Date of Award


Document Type

Union College Only

Degree Name

Bachelor of Science



First Advisor

Holli Frey


Crystallization, Geographic Location, Mineral Composition, Temperature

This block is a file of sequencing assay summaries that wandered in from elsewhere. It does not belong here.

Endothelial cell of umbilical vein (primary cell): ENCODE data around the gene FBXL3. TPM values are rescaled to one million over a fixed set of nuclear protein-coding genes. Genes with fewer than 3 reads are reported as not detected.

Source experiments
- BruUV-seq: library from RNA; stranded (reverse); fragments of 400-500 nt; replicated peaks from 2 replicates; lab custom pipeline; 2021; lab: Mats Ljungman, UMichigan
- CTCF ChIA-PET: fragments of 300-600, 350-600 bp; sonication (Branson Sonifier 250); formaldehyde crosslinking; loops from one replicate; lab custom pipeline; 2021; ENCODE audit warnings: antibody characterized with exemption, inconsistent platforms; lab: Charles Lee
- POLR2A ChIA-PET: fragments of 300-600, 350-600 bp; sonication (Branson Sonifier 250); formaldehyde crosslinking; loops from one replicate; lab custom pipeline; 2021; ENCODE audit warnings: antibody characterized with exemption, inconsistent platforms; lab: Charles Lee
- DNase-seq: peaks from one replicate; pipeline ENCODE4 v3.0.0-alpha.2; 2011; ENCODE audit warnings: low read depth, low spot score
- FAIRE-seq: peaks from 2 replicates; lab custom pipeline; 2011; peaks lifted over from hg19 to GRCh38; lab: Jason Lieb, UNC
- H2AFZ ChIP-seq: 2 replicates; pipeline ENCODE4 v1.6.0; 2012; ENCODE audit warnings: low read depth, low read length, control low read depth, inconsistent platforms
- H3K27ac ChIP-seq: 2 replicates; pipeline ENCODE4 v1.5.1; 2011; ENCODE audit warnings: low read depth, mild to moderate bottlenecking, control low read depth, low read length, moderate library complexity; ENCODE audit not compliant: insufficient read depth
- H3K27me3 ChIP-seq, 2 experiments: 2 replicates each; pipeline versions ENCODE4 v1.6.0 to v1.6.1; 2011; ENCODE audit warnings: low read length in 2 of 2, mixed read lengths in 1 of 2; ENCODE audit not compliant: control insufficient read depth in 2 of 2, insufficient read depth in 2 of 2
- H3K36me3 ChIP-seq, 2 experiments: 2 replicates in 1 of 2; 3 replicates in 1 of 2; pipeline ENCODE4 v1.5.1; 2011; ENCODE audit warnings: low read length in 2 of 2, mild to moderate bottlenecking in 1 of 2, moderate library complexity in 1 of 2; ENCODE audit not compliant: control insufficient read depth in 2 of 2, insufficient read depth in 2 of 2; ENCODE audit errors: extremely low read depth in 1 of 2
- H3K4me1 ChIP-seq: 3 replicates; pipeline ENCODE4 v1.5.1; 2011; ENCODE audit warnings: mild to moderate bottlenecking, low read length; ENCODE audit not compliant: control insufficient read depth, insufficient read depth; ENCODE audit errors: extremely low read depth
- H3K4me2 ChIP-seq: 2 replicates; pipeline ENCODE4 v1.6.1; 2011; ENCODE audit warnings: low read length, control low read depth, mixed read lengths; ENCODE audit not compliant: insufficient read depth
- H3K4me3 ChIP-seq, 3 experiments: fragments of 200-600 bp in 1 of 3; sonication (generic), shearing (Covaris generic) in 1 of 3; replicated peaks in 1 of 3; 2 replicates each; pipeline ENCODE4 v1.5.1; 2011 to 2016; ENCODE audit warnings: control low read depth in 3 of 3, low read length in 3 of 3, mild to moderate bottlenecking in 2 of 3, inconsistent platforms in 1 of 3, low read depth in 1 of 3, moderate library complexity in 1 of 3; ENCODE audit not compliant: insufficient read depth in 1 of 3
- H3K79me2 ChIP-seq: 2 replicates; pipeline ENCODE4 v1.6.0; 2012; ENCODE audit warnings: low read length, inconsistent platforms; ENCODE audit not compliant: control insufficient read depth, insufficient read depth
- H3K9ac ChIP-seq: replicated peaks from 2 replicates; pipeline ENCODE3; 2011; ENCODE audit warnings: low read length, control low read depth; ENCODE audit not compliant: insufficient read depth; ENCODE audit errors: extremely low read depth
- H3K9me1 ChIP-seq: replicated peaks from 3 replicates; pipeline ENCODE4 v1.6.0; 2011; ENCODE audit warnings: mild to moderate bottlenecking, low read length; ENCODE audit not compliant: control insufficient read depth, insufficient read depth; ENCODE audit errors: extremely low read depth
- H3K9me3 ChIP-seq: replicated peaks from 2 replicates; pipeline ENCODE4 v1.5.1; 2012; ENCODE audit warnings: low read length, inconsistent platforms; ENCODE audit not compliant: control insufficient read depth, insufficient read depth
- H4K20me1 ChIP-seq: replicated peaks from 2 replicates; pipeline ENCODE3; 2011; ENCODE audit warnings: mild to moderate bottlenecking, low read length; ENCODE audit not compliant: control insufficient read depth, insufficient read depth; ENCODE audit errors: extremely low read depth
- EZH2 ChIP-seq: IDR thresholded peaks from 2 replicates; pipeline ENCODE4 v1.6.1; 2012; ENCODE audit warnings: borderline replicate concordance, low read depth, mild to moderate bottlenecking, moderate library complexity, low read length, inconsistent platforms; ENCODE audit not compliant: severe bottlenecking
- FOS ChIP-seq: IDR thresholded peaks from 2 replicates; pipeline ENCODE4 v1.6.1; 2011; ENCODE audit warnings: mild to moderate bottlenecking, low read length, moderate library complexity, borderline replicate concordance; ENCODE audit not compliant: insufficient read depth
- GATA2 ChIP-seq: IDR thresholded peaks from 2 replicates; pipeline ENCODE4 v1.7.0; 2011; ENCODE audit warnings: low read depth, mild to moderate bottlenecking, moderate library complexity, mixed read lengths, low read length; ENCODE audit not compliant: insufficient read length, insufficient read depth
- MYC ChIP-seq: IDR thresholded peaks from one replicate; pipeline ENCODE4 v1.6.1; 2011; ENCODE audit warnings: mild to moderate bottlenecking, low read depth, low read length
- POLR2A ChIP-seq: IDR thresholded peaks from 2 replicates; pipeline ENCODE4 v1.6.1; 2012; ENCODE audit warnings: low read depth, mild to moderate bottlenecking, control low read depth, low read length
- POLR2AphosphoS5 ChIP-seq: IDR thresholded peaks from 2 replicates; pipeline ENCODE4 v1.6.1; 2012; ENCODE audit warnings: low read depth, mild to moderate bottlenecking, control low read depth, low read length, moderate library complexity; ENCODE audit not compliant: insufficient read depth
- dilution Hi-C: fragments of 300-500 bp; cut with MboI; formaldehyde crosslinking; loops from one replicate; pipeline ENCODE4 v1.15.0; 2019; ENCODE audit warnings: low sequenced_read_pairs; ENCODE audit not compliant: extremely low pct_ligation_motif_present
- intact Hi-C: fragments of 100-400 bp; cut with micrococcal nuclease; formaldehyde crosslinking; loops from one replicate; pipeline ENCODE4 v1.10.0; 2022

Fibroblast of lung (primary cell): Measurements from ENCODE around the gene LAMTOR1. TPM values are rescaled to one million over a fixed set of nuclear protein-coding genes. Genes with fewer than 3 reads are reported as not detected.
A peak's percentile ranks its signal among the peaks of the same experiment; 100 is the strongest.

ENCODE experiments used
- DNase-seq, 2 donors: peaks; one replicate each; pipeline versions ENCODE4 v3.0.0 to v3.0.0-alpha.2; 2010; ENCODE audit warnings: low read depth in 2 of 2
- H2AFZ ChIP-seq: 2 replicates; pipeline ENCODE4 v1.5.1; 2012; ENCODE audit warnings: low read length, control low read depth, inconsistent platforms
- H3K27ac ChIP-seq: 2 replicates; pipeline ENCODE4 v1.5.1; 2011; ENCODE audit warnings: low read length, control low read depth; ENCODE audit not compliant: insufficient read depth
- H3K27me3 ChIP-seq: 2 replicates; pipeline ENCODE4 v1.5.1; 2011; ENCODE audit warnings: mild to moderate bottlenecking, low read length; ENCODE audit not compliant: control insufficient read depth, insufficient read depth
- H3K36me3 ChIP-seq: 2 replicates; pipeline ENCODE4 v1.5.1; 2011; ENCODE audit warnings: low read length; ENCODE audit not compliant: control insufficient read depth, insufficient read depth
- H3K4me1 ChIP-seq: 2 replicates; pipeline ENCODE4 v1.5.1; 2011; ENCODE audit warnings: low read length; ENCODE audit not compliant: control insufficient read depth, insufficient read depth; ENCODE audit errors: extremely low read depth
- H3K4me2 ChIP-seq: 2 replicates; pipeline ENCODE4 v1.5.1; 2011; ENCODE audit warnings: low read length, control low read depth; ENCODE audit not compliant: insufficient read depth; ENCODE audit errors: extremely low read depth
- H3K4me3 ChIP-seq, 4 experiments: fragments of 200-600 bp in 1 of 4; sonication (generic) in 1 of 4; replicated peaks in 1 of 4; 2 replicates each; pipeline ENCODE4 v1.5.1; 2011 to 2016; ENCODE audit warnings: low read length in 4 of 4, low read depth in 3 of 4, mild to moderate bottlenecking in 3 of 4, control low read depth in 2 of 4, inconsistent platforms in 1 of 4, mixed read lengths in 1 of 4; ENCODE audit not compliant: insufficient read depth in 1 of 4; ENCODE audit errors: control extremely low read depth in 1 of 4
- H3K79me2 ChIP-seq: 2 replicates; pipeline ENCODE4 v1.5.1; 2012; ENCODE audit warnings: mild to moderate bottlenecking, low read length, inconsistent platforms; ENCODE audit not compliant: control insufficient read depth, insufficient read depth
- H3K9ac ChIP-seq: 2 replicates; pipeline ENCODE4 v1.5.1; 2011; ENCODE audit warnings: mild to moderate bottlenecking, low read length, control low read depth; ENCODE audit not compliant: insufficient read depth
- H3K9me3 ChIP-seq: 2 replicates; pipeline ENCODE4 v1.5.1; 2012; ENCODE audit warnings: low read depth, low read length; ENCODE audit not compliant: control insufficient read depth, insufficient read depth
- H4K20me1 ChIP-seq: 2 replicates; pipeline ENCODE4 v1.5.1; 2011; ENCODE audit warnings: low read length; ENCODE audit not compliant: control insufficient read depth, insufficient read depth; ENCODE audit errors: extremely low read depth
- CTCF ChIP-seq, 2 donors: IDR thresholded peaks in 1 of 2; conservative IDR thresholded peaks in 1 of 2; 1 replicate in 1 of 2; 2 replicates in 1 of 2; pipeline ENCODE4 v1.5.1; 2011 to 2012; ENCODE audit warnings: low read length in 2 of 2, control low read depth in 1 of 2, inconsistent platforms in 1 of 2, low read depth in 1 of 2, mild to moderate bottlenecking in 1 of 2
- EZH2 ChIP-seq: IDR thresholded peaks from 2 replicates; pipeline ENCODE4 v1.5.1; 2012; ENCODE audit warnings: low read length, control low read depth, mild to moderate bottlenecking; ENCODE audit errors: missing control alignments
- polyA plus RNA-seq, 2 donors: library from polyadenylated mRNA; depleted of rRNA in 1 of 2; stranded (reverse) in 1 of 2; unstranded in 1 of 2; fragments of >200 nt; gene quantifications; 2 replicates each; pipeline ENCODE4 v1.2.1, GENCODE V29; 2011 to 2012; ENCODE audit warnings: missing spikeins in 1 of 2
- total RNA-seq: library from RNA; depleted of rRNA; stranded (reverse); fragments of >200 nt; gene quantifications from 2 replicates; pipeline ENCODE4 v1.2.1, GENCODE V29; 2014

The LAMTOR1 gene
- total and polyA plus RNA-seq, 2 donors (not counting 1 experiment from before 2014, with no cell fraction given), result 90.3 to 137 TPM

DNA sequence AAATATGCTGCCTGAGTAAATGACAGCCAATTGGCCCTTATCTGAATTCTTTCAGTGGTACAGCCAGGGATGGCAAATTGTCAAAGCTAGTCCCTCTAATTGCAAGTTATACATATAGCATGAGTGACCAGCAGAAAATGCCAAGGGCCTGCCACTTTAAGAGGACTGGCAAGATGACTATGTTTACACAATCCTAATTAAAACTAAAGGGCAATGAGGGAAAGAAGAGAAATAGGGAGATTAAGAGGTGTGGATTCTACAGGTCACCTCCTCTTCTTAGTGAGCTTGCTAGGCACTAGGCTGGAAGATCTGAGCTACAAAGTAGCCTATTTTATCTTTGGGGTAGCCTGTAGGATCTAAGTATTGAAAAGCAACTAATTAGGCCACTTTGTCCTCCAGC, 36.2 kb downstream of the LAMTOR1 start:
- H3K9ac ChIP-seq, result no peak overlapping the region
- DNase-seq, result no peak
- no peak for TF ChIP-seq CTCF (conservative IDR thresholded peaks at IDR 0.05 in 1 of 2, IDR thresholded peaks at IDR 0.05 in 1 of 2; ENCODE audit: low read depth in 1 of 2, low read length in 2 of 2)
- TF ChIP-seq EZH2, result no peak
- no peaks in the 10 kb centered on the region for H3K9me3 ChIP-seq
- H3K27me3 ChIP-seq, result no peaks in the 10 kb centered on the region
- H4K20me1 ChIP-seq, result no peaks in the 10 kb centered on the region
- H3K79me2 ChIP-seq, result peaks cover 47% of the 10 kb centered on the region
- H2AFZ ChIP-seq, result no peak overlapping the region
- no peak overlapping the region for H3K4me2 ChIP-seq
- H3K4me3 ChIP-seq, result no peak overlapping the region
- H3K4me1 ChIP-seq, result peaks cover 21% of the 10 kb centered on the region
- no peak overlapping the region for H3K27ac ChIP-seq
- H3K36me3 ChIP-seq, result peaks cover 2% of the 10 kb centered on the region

Multiplekm³ explosive deposits are exposed east of the South Sister volcanic range in central Oregon, centered around Bend. A comprehensive chemical and petrologic study of the crystal-poor (vol%) andesites (57-63 wt% SiO₂) to rhyolites (>70 wt% SiO₂) of the 5-6 named tuffs has not been completed. The physically distinct units of this study range in bulk chemistry: the Tumalo Tuff is 70-74.1 wt% SiO₂, the overlying Shevlin Park Tuff is 63.8-65.1 wt% SiO₂, and the Bend Pumice is 72.5-74 wt% SiO₂. The Tumalo Tuff and Bend Pumice share similar rare earth element trends with a deep europium anomaly, while the Shevlin Park Tuff’s is much shallower. Comparison of trace element trends and FeO*/MgO ratios also suggest that the Tumalo Tuff and Bend Pumice are distinct from other units in the Central Cascade Arc. SEM quantitative analyses of ilmenites and magnetites were used in conjunction with the thermometer of Ghiorso and Evans (2008) to calculate the temperature and oxygen fugacity of the samples. The Shevlin Park Tuff (TT-12 and TT-13) give average temperatures of 959 ±33°C and 934 ±33°C, and fO₂ of 0.25 ±0.10 and 0.27 ±0.13 ∆NNO, respectively. Tumalo Tuff and Bend Pumice samples show multiple compositional populations that give various temperatures and fO₂. One particular subset in most of the Tumalo and Bend samples yields temperatures ~700°C and fO₂ of ≤-0.22 ±0.62 ∆NNO. These Fe-Ti oxides are in equilibrium with each other. The nearby 2-2.3 ka rhyolitic domes of the South Sister volcanic field record Fe-Ti oxide temperatures ~850˚C and fO₂ ~0.7 ∆NNO (Stelten and Cooper, 2012). The stark differences between the Tumalo Tuff and Bend Pumice when compared to South Sister rhyolites suggest that the magmas don’t share the same source despite geographic proximity. Unlike the South Sister complex and ii the Shevlin Park Tuff, which have discrete mineral compositions and display the chemistry and fugacity typical of a classic subduction zone, the Tumalo Tuff and Bend Pumice contain oxides that span a broad compositional range. The different oxide subsets which yield lower temperatures and fugacities indicate reducing conditions, which suggests an extensional environment. However, the populations with higher temperatures and fugacities give an arc-like signature. It is possible that multiple mechanisms including toroidal flow and reheating events during a period of transition from extension to subduction-driven magmatism are responsible for these younger explosive deposits in the Central Cascade Arc. A better understanding of this transition phase may give insight into the possibility of future hazards associated with the Tumalo Volcanic Center.